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From the shores of Lake Erie to the streets of Elmira, Rep. Amo Houghton is waging a campaign unlike any other in the state: an all-out, big-money effort to prevent his district from being chopped to bits.

With New York likely to lose two seats in Congress in 2002 thanks to its lagging population, the Southern Tier congressman has launched a "Save the District" campaign.

Houghton's goal is to prevent the State Legislature from eliminating his district, or from pushing its borders far into the Buffalo or Rochester metro areas.

To that end, Houghton is raising $250,000 to help preserve the state Senate's Republican majority -- which, the congressman hopes, would then preserve his Southern Tier seat. That's 2 1/2 times what former Rep. Bill Paxon, R-Amherst, pledged in a controversial effort to save his Buffalo-area seat a decade ago.

Beyond that, Houghton has started a petition campaign that aims to send 100,000 signatures to Albany, all calling for the Southern Tier district to remain intact.

"It would be very easy to chop this district up," said Houghton, a Corning Republican who says he ran for re-election this year only to try to prevent his largely rural district from being sliced and diced. "Maybe the Legislature will end up saying that's the way it's going to be, but if so, we're going to go down with all guns firing."

It's a battle worth fighting, Houghton said, because the Southern Tier deserves a voice in Congress. He said issues that are central to the district's future, such as the conversion of Route 17 into interstate highway I-86, would get lost if his district were parceled off to congressmen from upstate's big cities.

"The people in Fredonia think the way people in Ithaca do, and the people in Jamestown think the way the people in Elmira do -- not the way people in Buffalo and Rochester think," Houghton said. "There's a way of life here, and we want to preserve it and expand the opportunities. But if they divide this district up, it takes away everything we're trying to do here."

Yet it still might happen.

Census estimates show that Houghton's district has lost about 20,000 residents in 10 years, and other upstate districts have lost similar numbers. Such districts, of course, are at greatest risk of being eaten up in reapportionment.

On top of that, some Buffalo-area political players see nothing wrong with chopping up Houghton's district and cobbling part of it onto a district based in Erie County.

"I think the issues of southern Erie County are very similar to those in Chautauqua and Cattaraugus counties," said Erie County Republican Chairman Robert Davis. "Putting them together would not be a bad thing."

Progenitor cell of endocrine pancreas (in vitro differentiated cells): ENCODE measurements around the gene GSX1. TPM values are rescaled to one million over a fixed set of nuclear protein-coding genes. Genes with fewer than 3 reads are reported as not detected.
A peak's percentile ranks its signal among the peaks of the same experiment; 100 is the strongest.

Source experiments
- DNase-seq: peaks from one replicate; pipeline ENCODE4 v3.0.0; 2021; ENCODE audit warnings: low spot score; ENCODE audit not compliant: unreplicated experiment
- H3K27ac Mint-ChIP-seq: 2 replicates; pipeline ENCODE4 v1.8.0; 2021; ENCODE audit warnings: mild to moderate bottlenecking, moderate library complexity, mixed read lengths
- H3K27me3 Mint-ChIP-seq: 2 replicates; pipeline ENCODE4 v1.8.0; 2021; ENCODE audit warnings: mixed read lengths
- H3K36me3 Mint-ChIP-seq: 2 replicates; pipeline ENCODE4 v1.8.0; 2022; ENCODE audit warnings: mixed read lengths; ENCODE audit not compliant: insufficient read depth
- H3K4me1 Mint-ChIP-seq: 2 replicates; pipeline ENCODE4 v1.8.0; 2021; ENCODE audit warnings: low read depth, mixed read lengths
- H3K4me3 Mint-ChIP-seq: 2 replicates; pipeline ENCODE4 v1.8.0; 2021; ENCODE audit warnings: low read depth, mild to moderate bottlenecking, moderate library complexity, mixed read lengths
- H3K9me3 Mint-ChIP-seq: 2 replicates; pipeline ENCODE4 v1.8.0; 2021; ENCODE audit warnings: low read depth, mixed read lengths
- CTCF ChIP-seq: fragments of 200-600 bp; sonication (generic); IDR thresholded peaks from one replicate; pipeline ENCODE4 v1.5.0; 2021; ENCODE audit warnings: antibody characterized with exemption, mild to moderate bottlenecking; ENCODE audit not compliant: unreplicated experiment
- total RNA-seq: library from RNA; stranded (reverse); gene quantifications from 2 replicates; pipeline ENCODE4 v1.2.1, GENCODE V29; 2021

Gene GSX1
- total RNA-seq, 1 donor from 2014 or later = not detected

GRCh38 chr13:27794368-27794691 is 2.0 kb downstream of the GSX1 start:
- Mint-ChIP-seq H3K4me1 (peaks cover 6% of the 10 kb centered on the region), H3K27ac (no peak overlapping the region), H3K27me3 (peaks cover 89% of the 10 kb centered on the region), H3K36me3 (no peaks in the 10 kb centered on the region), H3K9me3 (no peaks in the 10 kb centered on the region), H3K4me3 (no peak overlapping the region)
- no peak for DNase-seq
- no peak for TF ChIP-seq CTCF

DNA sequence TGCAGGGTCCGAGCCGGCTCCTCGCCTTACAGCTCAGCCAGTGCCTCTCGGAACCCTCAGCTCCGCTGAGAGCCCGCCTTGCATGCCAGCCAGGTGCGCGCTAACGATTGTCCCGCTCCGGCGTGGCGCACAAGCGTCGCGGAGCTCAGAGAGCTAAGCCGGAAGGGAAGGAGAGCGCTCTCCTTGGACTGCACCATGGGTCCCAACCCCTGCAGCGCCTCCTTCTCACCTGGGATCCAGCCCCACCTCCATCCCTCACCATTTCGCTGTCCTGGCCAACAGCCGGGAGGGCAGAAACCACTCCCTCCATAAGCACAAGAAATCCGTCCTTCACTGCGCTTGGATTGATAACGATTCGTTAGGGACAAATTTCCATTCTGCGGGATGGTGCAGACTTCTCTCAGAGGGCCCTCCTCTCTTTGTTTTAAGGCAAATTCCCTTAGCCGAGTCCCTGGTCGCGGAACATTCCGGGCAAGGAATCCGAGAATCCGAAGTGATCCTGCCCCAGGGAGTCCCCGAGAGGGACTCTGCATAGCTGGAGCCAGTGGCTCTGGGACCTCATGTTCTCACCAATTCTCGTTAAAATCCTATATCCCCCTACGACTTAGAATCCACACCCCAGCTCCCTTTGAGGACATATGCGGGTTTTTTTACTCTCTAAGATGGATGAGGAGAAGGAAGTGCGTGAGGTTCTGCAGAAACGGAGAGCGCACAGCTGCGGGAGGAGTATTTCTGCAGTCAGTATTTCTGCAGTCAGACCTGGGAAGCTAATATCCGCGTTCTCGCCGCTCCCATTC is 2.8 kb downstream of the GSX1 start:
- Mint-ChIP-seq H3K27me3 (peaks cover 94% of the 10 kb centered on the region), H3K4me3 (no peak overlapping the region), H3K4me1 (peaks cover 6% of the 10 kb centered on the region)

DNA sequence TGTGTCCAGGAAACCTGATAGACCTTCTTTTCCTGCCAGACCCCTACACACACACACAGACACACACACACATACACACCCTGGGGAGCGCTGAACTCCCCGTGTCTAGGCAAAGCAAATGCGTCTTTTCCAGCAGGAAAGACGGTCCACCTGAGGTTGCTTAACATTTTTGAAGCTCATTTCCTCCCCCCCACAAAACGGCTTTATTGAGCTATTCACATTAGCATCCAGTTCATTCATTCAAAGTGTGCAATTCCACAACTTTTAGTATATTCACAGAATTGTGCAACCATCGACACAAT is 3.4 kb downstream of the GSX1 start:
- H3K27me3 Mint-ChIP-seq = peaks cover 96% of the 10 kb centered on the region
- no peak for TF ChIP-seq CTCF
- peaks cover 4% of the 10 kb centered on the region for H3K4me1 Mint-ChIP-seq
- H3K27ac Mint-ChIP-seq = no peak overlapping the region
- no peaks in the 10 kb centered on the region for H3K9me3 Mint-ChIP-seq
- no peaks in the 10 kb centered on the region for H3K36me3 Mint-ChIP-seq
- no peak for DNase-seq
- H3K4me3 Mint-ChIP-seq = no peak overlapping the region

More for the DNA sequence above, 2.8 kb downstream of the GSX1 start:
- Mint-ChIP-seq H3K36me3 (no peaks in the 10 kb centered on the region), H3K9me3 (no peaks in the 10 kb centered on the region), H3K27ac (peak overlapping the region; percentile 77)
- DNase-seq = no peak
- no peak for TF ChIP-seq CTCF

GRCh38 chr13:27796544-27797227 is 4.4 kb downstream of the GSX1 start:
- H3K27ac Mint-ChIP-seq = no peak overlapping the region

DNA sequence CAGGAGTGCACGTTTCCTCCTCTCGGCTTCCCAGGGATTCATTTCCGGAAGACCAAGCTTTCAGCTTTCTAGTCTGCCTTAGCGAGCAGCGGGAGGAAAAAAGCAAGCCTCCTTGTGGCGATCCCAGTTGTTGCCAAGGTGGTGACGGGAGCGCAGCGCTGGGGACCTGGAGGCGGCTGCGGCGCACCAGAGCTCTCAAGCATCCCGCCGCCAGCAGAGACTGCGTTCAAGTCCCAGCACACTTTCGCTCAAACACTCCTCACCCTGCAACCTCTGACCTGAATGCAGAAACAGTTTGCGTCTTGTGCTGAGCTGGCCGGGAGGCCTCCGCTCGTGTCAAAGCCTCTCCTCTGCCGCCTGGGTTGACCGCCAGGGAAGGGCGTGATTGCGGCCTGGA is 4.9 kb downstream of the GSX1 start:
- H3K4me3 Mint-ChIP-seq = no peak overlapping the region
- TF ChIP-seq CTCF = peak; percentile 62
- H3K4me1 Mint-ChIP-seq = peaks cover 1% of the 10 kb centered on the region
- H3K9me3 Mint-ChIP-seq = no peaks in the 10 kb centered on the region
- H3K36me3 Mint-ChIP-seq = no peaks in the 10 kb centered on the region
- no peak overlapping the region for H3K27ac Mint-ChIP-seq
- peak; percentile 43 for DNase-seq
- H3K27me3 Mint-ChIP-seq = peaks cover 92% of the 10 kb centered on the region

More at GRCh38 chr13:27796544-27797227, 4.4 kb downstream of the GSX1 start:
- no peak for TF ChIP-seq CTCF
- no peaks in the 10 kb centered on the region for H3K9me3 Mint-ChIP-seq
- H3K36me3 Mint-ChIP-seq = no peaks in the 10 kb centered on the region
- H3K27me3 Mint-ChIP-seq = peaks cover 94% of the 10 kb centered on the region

Davis said many people in the state assumed Houghton's seat might be the easiest to eliminate because Houghton is 74 and presumably near retirement.

Knowing that, Houghton makes clear that he's not going anywhere, at least any time soon.

"I'm not going to be Strom Houghton," he said in reference to 97-year-old South Carolina Sen. Strom Thurmond. "But I'm willing to run long enough to make (the preservation of his district) happen."

To that end, Houghton recently established the Millennium Project, a state political action committee that already has contributions and pledges totaling $250,000 to help State Senate Republican candidates this fall.

Houghton said a Republican Senate is key to his district's survival, given that Democrats would surely favor urban interests in the reapportionment process.

The hotly contested Senate and the Assembly, which is expected to remain Democratic, will share the burden of drawing those new congressional lines with Gov. George E. Pataki. Work will begin after the Census Bureau announces the number of seats for each state in late December.

By helping Republican Senate candidates, Houghton is essentially expanding on Paxon's 1990 pledge of $100,000 in aid to GOP Senate candidates. Critics saw that as Paxon's attempt to buy a safe Republican seat, and Houghton faces similar criticism now.

"This just goes to show how partisan the reapportionment process is, and we actually think that's indefensible," said Blair Horner of the New York Public Interest Research Group.

Houghton said his motives are much different from Paxon's, and Horner agreed. Whereas Paxon was a young congressman trying to preserve his political future, Houghton -- the millionaire scion of the family that founded Corning Inc. -- stresses that he's trying to save the district rather than his job. Horner termed that "kind of endearing."